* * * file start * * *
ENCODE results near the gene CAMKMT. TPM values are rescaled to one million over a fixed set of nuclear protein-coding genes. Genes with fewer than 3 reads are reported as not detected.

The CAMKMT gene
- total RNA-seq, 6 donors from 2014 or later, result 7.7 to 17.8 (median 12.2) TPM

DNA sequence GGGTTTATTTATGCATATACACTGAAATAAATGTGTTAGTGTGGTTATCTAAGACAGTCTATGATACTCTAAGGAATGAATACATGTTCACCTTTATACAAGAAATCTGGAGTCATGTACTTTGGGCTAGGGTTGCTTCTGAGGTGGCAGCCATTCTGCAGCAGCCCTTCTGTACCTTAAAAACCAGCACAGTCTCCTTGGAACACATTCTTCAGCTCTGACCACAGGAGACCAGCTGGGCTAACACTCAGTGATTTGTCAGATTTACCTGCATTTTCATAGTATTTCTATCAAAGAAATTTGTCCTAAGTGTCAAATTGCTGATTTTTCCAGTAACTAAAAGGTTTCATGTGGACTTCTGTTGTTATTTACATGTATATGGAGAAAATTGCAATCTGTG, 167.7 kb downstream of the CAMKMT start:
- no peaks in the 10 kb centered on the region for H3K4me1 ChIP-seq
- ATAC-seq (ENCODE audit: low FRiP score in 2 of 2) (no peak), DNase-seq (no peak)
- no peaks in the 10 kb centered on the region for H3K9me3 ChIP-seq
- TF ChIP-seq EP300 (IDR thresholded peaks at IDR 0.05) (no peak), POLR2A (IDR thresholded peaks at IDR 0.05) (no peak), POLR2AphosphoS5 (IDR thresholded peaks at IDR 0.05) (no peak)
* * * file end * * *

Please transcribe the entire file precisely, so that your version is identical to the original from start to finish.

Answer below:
ENCODE results near the gene CAMKMT. TPM values are rescaled to one million over a fixed set of nuclear protein-coding genes. Genes with fewer than 3 reads are reported as not detected.

The CAMKMT gene
- total RNA-seq, 6 donors from 2014 or later, result 7.7 to 17.8 (median 12.2) TPM

DNA sequence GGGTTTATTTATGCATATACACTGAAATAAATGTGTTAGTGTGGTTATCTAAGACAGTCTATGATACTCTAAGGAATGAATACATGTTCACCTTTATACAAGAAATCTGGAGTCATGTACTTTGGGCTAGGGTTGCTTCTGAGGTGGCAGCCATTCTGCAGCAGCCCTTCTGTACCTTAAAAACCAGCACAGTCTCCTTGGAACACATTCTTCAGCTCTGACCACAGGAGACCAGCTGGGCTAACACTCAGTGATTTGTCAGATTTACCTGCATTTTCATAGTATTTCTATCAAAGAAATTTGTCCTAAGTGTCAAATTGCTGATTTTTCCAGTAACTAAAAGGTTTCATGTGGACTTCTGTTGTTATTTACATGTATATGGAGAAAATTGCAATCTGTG, 167.7 kb downstream of the CAMKMT start:
- no peaks in the 10 kb centered on the region for H3K4me1 ChIP-seq
- ATAC-seq (ENCODE audit: low FRiP score in 2 of 2) (no peak), DNase-seq (no peak)
- no peaks in the 10 kb centered on the region for H3K9me3 ChIP-seq
- TF ChIP-seq EP300 (IDR thresholded peaks at IDR 0.05) (no peak), POLR2A (IDR thresholded peaks at IDR 0.05) (no peak), POLR2AphosphoS5 (IDR thresholded peaks at IDR 0.05) (no peak)